At the same time the pro-8 supporters argue that despite some being born gay, regardless of whether it can be proven or not, that voting “no” on proposition 8 will encourage under-age “experimentation” for those that may not have been born with the trait. At the same time, some studies of a “gay gene” have been debunked as being biased and lacking concrete evidence, supposedly because the scientists themselves were homosexual.

The Human Rights issue simply isn’t clear enough yet to prove someone can be born gay or not to make it as clear as someone being black or white, or man or woman. And even if it were, there are other issues that come into play that add a whole lot more complexity to the legal definition of marriage and how that definition could affect society.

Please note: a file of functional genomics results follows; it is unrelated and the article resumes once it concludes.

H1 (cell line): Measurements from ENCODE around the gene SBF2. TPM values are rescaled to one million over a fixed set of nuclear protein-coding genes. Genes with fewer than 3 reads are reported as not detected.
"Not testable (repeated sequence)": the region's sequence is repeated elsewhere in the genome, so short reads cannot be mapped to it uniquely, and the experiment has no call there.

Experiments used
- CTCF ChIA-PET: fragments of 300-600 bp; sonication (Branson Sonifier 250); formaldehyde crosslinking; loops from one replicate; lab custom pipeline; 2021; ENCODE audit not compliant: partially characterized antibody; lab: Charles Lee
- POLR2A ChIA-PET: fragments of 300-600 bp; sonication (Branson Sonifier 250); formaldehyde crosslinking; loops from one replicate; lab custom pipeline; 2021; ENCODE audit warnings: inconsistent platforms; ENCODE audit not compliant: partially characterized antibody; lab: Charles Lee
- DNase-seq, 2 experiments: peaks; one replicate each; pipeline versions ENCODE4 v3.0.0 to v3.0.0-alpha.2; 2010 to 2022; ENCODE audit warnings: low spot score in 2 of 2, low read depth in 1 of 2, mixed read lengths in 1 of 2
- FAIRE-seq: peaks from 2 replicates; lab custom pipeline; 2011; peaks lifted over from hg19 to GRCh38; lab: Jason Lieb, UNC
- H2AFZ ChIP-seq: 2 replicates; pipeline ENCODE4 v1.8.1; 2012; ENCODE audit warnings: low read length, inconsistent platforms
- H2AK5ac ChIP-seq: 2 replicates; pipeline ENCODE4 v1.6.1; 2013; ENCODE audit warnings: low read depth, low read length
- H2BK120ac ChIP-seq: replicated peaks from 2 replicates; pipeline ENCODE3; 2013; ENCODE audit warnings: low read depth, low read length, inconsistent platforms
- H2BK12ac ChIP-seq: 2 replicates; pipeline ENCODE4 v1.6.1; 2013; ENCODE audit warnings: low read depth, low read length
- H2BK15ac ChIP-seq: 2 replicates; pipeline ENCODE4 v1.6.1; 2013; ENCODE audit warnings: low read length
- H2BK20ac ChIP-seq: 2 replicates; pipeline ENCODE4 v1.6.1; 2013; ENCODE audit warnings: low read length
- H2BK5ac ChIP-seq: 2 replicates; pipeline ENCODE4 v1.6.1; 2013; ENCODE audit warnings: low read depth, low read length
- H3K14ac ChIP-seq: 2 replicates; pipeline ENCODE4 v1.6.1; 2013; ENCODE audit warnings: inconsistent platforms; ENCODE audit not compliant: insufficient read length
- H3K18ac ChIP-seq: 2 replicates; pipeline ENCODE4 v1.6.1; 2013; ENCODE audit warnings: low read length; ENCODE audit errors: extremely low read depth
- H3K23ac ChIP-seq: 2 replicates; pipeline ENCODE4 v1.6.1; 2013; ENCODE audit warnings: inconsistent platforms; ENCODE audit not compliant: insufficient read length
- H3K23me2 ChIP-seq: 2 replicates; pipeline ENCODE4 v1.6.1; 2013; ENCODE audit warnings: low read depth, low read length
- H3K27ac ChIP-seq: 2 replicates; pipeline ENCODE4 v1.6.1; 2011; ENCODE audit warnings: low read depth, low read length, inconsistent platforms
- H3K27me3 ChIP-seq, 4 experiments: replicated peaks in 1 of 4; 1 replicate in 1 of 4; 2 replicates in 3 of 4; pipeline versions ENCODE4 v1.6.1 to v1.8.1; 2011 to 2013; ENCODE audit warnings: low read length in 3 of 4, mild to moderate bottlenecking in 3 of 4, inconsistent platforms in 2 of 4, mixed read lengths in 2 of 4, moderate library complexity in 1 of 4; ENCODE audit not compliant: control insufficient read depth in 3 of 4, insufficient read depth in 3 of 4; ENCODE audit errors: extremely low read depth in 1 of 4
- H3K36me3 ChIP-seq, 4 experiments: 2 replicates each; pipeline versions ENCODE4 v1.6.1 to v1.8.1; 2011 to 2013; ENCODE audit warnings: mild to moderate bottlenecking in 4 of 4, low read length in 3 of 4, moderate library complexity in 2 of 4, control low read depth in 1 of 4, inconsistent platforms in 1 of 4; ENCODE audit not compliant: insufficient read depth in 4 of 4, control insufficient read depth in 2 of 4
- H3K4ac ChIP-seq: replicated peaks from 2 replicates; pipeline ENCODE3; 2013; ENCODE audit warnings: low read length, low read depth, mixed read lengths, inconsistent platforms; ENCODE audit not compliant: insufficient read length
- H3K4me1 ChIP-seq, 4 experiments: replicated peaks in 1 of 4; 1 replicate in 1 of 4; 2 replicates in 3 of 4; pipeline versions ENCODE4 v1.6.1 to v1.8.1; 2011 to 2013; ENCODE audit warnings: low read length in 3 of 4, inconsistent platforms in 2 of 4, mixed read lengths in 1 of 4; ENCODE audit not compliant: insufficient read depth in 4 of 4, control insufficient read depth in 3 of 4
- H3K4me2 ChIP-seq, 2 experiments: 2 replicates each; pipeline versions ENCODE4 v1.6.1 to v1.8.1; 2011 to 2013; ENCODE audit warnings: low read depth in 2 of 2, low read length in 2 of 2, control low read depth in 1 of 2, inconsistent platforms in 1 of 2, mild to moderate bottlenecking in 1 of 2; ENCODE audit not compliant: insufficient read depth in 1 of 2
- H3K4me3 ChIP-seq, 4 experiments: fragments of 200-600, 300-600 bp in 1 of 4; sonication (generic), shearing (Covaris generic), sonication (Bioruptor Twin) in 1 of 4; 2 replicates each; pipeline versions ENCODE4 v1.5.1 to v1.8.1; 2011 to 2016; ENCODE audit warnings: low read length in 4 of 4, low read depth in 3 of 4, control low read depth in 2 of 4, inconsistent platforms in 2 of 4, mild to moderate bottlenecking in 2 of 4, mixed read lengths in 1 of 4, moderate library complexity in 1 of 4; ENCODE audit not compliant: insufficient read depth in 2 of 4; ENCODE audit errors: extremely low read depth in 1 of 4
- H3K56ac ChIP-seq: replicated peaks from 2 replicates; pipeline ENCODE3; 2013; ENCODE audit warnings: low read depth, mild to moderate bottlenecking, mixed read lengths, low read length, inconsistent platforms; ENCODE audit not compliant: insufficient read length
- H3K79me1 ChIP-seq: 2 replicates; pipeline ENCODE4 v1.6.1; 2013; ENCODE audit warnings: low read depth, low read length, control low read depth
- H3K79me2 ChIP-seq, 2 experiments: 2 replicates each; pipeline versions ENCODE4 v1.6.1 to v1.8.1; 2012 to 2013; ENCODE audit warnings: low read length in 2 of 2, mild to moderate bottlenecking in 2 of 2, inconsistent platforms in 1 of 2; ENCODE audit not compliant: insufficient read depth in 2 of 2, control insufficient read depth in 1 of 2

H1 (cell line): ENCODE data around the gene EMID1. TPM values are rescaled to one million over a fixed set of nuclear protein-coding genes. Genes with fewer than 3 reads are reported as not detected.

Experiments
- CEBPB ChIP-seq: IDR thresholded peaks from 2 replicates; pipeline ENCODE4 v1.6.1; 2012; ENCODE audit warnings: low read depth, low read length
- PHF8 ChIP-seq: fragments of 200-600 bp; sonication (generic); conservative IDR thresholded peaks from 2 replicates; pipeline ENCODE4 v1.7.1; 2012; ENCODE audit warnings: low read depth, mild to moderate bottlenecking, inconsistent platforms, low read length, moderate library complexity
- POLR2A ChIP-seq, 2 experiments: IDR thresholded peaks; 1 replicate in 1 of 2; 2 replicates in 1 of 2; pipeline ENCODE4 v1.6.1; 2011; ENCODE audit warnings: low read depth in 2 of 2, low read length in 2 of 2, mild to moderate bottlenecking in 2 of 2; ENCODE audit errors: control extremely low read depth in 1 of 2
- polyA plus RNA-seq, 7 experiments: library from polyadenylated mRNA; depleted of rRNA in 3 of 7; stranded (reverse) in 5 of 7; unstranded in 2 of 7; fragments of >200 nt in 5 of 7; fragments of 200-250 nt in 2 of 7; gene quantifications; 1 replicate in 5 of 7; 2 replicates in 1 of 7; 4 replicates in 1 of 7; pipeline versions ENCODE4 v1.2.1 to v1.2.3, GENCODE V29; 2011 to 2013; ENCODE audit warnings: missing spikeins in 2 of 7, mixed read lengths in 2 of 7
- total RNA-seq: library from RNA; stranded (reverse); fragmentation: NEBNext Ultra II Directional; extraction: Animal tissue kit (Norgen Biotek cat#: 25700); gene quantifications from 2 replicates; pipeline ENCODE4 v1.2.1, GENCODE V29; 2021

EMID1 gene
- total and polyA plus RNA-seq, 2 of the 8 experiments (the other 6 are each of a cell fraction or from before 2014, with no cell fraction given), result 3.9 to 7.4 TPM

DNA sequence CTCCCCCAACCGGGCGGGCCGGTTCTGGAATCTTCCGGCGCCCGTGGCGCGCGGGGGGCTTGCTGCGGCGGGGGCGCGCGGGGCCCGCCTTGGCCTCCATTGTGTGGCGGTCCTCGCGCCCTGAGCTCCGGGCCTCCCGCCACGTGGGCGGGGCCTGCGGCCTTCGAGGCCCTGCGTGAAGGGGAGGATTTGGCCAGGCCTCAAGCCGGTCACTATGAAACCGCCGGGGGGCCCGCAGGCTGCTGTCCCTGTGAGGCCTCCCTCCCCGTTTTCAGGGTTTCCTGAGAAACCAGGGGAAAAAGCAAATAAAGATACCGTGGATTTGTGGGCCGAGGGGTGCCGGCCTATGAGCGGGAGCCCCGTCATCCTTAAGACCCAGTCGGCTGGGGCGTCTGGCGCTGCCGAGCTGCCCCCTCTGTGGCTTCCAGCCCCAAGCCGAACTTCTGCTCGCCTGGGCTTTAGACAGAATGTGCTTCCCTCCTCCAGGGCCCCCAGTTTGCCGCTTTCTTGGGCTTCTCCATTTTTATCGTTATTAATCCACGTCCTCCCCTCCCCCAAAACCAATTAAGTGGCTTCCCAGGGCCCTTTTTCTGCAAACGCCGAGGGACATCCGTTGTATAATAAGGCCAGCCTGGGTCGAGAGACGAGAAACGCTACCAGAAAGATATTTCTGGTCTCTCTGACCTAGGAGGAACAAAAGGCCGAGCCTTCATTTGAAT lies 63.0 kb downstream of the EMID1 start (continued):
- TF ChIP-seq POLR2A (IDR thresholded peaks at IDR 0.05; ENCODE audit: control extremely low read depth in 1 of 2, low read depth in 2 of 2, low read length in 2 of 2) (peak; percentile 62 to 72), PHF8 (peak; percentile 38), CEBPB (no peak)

Parental Rights, Education About Homosexuality

This is one I can’t quite wrap my mind around (of course, I can’t quite wrap my mind around most of this). Those for voting “yes” on 8 argue that parents will lose power to control what their children are being taught in schools. In fact, there are cases in Massachusetts, where a Kindergartner was taught a story about 2 gay parents without notification of the parents. The “no” on 8 would argue that the parents were told about this in a letter sent out earlier in the school year. At the same time, in San Jose a professor was fired for quoting a textbook, stating that homosexual behavior could be influenced by “genres” and “environment”. There are also many other cases from Massachusetts legalizing Gay marriage listed here.